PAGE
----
Strengh Sensei Bookshelf

Speed Trap

Insight into the controversial life and innovative training methods of Charlie Francis

Yes, we all know that Ben Johnson lost his gold medal in 1988 when he failed doping control. And we know that Charlie Francis, Johnson’s coach, was banned from coaching. But there is much more to this story, along with insights into how elite athletes should train, in Charlie Francis’ Speed Trap.

Those who have followed Charles Poliquin know that he considered Francis an innovative coach whose training methods created a paradigm shift in how we look at speed. Consider this comment Poliquin made about Francis’s contributions to his training knowledge in the Poliquin Principles:

“The basic premise of the critical drop-off point, which I learned from discussions with Canadian sprint coach Charlie Francis, is ‘never increase the quantity of stimulus at the expense of quality.’ It is pointless to perform sets in which the resistance is reduced so much that you don’t train the appropriate motor units and don’t create sufficient tension on the muscles to elicit gains. These additional ‘garbage sets’ would also impede recovery by putting excessive strain on the nervous system and energy stores.’

Before going further on training, let’s look at some background Francis provided about himself in the book.

Francis was a talented sprinter in high school. In the summer of 1964, at age 15, he joined the Don Mills Track Club in Toronto. Francis dominated the national age-class championships and ran the 100-yards sprint in 9.6 seconds for a Canadian under 19 record. He did well in the 220-yard event but preferred the 100 as it determined “who was fastest.” His success earned him a scholarship at Stanford University in 1967. In June of 1971, he ran a 10.1 in the 100 meters at the Pan Am trials and reached the quarterfinals in the 1972 Olympics. Francis died on May 12, 2010 after a five-year battle with Mantle Cell Lymphoma.

One coach who had a profound effect on his future coaching methods was Percy Duncan. Specifically, on the relationships between volume and intensity in sprinting. “Percy was the first coach I’d encountered who understood that less was more: that too much work saps an athlete, and that you keep a runner sharpest (and most likely to excel in competition) with low volumes of practice. At Stanford I would run all-out for up to 320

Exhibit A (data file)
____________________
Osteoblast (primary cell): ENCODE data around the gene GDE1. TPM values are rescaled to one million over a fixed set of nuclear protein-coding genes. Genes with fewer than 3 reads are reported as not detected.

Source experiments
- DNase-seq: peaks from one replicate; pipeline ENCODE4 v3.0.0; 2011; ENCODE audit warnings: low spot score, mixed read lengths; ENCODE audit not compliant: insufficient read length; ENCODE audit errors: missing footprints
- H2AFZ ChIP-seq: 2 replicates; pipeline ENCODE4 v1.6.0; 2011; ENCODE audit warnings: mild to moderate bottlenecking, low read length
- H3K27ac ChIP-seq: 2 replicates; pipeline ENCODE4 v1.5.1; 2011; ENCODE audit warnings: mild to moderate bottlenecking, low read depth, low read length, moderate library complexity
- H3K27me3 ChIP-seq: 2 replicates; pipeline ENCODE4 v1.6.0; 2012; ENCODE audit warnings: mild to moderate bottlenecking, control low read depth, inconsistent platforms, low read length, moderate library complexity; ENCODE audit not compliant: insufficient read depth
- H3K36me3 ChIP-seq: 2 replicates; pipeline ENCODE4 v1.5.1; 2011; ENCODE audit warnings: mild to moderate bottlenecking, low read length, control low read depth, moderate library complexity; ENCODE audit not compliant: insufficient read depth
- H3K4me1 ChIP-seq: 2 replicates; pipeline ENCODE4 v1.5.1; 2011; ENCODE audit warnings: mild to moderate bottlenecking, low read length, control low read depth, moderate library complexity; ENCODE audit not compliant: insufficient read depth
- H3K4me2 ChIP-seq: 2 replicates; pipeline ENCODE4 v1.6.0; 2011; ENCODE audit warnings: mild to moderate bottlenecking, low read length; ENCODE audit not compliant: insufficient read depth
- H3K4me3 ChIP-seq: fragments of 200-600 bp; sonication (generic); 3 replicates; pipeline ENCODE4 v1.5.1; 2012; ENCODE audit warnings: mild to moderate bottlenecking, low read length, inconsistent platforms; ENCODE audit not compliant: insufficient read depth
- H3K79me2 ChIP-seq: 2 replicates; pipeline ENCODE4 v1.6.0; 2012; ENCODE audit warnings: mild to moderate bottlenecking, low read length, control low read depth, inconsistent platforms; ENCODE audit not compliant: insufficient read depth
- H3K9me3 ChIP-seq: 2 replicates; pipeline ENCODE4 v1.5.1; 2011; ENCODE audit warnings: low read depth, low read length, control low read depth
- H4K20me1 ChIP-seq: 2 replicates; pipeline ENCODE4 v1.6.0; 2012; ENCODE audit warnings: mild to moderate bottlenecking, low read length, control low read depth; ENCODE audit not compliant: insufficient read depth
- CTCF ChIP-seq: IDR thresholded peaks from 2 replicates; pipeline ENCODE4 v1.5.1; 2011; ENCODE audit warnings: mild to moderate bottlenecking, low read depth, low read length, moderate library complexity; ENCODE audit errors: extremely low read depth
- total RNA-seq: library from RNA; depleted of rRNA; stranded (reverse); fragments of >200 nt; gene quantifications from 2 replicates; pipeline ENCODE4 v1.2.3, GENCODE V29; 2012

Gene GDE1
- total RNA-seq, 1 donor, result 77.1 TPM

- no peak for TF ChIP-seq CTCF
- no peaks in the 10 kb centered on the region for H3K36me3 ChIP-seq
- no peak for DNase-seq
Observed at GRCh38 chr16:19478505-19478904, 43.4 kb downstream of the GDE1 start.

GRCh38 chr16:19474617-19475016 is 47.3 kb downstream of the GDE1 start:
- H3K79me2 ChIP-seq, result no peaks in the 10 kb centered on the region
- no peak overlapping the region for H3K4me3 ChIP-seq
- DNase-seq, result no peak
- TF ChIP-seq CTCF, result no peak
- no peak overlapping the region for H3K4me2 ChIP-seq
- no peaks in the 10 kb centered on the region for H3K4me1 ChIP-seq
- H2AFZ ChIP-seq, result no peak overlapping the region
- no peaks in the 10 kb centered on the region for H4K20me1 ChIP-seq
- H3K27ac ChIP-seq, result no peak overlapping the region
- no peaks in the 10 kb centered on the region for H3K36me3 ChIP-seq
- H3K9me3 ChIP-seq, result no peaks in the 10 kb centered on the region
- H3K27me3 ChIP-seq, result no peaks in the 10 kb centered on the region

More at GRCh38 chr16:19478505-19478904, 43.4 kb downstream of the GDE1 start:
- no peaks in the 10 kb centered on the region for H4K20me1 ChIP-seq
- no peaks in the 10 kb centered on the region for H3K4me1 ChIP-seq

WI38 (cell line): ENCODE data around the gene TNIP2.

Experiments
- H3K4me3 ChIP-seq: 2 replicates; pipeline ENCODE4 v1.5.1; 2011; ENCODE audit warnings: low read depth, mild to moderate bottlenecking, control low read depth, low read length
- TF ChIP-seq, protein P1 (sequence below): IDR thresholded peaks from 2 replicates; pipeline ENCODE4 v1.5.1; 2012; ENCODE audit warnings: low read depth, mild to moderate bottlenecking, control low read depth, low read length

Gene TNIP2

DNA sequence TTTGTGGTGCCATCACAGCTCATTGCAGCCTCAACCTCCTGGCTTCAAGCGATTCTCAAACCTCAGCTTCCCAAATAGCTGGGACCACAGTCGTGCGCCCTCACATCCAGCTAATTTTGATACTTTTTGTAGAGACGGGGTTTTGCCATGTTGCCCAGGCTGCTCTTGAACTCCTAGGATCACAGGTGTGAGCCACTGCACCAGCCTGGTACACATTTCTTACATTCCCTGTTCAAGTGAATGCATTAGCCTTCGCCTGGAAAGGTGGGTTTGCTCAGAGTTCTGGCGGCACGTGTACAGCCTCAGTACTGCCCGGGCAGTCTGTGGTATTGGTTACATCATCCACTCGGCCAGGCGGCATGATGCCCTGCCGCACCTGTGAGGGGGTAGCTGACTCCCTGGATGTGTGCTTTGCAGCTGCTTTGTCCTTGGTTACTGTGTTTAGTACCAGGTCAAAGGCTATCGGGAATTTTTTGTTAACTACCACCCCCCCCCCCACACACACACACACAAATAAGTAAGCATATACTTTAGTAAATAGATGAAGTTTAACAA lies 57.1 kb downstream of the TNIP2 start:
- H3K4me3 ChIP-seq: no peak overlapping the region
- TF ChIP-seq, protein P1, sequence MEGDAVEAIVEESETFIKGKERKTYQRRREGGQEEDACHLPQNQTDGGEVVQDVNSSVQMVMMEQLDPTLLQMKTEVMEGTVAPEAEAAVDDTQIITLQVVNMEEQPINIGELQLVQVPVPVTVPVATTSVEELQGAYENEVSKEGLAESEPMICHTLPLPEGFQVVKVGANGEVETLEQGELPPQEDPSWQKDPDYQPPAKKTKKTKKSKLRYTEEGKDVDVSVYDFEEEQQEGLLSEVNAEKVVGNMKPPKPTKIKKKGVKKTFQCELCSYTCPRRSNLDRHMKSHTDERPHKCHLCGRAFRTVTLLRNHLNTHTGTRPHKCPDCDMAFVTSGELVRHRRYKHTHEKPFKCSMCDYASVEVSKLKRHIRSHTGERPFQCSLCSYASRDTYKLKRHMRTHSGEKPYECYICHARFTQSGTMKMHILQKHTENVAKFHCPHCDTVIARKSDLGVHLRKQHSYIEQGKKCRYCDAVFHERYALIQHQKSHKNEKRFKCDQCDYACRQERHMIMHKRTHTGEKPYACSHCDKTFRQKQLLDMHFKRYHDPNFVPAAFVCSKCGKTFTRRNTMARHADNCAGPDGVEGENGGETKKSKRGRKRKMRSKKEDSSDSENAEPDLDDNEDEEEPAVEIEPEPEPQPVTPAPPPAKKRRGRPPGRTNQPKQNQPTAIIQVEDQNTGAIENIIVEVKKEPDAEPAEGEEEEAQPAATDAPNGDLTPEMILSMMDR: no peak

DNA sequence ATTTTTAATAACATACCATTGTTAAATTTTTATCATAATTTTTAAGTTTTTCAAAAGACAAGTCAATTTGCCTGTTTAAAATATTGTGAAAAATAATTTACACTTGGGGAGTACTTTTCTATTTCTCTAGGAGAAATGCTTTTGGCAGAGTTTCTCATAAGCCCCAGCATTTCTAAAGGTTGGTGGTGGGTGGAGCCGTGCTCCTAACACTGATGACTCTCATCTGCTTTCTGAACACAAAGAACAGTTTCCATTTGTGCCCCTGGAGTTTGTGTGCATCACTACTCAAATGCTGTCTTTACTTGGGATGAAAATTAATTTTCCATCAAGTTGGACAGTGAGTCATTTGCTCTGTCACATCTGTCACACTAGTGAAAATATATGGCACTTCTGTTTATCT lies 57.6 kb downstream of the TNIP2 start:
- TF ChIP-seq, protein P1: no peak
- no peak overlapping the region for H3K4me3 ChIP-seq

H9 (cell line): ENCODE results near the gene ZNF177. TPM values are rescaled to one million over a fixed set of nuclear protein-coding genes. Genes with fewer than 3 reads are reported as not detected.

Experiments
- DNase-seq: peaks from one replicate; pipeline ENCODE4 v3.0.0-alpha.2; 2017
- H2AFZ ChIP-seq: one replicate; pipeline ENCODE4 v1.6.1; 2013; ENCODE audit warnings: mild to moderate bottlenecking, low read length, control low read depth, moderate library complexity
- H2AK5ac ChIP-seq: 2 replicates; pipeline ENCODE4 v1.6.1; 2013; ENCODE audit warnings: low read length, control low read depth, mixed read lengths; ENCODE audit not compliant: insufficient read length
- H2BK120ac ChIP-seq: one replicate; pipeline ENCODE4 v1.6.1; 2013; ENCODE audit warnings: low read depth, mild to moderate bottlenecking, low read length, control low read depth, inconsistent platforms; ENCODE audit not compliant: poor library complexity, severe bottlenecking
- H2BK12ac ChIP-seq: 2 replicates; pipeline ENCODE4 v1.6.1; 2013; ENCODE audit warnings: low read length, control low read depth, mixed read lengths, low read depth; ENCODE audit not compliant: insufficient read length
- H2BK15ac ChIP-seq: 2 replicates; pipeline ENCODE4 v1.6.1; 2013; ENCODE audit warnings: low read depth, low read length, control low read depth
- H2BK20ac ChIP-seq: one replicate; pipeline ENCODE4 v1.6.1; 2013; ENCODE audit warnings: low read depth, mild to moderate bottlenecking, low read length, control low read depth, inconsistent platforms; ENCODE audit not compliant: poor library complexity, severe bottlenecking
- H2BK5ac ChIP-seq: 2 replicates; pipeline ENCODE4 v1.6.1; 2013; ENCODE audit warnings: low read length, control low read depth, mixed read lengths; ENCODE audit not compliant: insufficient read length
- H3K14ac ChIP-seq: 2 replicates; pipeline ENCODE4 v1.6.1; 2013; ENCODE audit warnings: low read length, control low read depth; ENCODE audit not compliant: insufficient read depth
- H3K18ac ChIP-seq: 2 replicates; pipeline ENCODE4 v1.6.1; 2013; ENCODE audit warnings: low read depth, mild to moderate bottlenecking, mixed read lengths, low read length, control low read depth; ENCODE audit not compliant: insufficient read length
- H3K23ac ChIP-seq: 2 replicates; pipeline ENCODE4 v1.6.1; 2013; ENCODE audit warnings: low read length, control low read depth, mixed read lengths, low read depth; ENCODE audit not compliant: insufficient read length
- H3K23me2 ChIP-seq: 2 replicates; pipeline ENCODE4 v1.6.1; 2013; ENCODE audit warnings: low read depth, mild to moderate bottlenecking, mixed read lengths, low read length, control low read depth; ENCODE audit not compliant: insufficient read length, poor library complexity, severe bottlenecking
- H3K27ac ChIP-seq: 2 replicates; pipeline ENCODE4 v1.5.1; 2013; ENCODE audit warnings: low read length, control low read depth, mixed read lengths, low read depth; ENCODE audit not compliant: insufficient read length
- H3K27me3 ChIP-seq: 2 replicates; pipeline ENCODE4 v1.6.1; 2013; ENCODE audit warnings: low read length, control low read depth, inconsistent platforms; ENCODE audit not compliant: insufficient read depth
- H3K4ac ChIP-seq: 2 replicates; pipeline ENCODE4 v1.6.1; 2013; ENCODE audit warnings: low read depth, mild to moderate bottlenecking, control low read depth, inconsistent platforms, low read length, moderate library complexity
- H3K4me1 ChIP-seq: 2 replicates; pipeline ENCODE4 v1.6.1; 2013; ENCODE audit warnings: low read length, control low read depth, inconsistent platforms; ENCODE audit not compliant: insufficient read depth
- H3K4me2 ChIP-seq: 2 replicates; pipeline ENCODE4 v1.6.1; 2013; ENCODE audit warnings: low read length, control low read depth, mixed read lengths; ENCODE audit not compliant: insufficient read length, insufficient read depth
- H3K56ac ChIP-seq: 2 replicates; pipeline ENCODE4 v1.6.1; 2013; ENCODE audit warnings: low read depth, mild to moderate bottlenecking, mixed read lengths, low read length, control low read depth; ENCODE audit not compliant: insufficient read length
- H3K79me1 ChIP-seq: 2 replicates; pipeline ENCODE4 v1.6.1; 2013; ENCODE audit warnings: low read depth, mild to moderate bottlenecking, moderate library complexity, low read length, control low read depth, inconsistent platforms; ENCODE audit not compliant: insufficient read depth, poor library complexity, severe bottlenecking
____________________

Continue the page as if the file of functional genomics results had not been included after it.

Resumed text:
metres at a stretch, but Percy’s maximum speed drills never exceeded 70 metres. More typically, I’d go 20 metres fast out of the blocks, then easy for 60 metres, then hard again for 20 metres, in sets of six. Intensity was more important than volume.”

The work of Francis parallels that of famed Bulgarian weightlifting Coach Ivan Abadjiev. In contrast to the Russians, Abadjiev focused on high-intensity (as related to a 1-repetitions maximum) lifts, seeing little value in lower intensity lift. Contrast that with this statement by Francis: “Percy saw no point in running at intermediate speeds, which he thought would tighten your muscles without honing your power. He wanted his runners moving fast or slow – nothing in between.”

Percy also taught Francis the importance of ensuring complete recovery between high-intensity sprinting. He said that it was common after a sprint to walk back to the start and sprint again. After 2-10 second sprints, Percy would make Fancis rest up to 10 minutes!